This post was originally published on DIY Network’s blog Made + Remade in April 2013.
Looking to add a little zing to your office space? Here’s a quick way to make over your bulletin board. Fimo clay’s great for many reasons: it’s inexpensive, easy to work with, and available in an array of colors at most craft stores. I picked up a few packages recently, a palette of yellows and yellow-y oranges that would coordinate with my home’s color palette.
For this project, I picked up a package of escutcheon pins from the hardware store, and a tube of e-6000 (most other strong glues would work well too).
I started by dividing the clay up, softening it in my hands, and then rolling it into little balls. If it becomes a bit too malleable, roll the balls into the freezer for 5 minutes to firm up. Before I started carving bevels into the clay, I poked into the ball to create a space for the pin. Carving is easy with a sharp knife—you’ll just make quick short cuts along the outside of the clay to create geometric bevels, carefully handling the areas you’ve already cut to keep the edges crisp and flat. Before baking them into the oven, I re-poked the pin through the hole in the the soft clay to ensure there would be hole for the pin once it was baked into a solid bead.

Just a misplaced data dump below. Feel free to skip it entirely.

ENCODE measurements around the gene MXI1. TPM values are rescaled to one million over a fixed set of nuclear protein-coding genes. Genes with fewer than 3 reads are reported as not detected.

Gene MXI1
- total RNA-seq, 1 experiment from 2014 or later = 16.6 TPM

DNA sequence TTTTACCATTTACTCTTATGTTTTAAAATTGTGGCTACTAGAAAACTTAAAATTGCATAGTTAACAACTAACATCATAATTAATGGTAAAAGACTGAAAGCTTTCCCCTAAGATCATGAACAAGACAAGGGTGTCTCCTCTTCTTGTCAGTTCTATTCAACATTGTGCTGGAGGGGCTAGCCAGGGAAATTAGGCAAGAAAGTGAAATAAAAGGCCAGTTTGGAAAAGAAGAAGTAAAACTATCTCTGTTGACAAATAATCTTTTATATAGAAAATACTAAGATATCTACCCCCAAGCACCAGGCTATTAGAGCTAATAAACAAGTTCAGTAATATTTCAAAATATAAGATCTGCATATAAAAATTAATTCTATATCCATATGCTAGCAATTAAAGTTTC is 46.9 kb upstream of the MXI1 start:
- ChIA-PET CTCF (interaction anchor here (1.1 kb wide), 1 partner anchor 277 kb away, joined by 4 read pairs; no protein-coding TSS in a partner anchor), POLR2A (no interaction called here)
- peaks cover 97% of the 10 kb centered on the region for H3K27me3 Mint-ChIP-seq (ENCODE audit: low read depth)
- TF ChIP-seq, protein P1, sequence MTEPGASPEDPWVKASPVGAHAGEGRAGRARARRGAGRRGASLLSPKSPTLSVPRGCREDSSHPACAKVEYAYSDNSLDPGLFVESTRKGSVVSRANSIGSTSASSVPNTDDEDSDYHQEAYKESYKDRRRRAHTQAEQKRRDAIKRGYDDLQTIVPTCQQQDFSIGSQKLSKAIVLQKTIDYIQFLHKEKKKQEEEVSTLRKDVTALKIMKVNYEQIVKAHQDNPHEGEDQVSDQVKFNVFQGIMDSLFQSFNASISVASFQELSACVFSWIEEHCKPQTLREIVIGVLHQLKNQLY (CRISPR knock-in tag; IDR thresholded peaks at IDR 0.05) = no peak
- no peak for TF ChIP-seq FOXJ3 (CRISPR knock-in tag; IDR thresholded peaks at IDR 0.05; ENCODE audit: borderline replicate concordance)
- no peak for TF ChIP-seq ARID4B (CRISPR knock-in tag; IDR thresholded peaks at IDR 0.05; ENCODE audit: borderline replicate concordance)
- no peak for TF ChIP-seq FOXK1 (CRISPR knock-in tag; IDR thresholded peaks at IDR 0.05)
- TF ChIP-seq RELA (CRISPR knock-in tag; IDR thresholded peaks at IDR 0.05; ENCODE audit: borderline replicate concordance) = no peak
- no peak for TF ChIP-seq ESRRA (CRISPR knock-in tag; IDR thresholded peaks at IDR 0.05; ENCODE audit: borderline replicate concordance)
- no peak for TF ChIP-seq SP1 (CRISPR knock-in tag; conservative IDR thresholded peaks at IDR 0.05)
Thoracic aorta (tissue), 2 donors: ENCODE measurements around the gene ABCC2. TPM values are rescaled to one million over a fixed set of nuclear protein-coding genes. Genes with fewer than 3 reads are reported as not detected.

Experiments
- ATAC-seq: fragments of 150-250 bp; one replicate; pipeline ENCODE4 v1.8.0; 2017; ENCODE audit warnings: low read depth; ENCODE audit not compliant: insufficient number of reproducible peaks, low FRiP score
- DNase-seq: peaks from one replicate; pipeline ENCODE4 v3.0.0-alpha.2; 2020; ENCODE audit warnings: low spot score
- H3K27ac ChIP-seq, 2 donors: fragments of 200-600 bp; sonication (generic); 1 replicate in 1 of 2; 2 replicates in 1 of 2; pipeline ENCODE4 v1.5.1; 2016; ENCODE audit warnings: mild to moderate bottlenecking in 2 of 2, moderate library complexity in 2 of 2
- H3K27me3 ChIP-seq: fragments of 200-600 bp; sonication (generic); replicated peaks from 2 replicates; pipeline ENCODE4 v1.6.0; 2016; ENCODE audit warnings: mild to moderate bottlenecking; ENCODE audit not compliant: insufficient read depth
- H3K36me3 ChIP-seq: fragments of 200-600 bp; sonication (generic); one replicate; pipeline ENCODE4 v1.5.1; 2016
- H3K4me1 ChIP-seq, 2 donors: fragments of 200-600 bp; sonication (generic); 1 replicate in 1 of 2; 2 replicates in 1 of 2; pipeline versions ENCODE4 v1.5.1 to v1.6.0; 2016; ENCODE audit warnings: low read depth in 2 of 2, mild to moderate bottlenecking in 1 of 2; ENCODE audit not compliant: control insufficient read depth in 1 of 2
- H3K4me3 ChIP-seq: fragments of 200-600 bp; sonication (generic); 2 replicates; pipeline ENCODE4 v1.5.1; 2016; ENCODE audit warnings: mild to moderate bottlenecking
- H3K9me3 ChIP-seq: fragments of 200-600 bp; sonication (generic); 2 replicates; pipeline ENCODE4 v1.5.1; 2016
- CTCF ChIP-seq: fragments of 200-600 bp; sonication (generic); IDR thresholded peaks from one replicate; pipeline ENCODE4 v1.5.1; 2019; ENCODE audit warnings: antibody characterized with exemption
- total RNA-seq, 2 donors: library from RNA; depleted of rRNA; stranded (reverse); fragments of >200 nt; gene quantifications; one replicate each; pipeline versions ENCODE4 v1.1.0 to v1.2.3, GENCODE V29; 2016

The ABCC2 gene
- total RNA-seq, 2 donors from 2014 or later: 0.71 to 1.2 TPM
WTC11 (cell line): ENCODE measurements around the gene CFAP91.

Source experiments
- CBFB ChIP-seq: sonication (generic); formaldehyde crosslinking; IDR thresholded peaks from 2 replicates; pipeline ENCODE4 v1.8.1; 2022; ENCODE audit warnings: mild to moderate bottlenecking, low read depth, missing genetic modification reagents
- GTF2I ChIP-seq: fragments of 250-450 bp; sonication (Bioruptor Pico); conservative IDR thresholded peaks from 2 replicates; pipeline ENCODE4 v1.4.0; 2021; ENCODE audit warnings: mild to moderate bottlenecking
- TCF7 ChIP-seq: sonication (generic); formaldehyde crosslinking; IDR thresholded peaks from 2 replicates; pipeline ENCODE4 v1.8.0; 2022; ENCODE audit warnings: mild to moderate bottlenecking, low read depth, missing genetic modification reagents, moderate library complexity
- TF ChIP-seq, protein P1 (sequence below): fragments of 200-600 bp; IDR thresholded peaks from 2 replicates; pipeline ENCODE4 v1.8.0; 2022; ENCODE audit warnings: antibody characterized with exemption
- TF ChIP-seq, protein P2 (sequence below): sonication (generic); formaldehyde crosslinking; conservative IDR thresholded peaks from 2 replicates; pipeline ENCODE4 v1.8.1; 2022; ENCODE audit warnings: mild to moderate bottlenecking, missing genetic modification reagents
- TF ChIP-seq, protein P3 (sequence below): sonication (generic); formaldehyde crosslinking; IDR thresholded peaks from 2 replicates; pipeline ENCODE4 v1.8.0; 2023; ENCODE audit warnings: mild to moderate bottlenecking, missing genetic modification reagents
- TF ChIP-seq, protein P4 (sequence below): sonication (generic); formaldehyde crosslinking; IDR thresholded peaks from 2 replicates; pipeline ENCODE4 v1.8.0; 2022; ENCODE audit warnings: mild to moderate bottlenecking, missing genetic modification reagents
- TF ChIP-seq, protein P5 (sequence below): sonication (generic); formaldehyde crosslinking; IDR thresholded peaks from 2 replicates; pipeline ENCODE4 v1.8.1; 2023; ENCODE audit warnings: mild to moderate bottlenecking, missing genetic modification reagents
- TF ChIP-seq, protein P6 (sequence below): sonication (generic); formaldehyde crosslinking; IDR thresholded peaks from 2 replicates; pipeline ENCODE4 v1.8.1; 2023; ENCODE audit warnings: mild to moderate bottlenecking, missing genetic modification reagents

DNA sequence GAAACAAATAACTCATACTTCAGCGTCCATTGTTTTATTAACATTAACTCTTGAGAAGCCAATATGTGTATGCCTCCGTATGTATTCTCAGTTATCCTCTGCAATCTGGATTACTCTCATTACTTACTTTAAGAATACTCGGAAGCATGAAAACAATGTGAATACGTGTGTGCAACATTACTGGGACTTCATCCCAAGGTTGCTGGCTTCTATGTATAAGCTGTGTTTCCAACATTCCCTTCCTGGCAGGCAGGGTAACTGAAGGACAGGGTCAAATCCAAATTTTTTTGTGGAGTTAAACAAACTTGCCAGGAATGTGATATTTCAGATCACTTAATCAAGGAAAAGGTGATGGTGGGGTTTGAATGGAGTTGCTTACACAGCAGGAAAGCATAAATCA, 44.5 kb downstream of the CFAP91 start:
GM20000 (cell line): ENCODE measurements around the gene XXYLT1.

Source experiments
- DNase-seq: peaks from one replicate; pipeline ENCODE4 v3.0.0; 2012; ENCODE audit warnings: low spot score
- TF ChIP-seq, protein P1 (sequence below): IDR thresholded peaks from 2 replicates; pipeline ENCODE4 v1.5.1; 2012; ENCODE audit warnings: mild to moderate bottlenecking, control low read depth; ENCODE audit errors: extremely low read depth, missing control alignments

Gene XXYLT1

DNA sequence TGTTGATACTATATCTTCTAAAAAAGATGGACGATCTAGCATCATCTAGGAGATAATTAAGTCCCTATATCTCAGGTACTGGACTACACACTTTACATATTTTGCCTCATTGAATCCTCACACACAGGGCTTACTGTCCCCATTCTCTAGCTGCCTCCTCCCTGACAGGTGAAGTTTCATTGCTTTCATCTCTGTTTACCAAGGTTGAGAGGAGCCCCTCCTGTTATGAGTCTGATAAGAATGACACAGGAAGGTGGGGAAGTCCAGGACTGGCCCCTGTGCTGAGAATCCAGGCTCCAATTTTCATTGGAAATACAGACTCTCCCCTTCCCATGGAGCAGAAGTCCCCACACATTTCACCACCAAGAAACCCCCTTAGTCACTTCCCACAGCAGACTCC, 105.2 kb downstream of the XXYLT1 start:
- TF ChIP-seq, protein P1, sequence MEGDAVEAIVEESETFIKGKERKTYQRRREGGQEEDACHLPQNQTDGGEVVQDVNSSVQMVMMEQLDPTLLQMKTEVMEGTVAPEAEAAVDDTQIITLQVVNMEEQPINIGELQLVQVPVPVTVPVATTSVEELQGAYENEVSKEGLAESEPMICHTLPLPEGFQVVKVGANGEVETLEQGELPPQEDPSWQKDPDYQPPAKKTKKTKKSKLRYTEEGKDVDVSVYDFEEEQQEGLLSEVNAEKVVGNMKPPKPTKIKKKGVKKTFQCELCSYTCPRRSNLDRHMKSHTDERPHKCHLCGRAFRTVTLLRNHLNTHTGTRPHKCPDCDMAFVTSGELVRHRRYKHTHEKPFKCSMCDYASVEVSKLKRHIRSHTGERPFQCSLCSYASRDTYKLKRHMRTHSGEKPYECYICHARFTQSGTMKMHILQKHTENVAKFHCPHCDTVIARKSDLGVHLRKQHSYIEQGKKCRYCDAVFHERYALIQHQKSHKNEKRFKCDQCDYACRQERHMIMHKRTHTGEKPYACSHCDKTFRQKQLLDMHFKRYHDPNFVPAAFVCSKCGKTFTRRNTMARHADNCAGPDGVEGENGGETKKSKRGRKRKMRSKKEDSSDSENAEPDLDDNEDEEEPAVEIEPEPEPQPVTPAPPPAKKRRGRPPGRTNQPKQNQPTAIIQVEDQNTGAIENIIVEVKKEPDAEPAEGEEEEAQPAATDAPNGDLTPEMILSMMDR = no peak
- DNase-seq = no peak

Brands of clay bake differently, but these Fimo pushpin beads were solid after being in the stove for 30-minutes at 230-degrees Fahrenheit.
While they cooled, I took snips to the end of the pins and removed the heads (which just makes them a little easier to insert into the clay balls). Wiss snips are usually good for heavy-duty cuts, but the smaller tools will work too, depending on the weight of your pins.
After poking the end of each pin into the glue, I positioned them into the clay and allowed everything to dry for a few hours.
The finished pieces are wonderful. And as hoped, they look nice on my bulletin board! What are your favorite ways to customize your home or office workspace?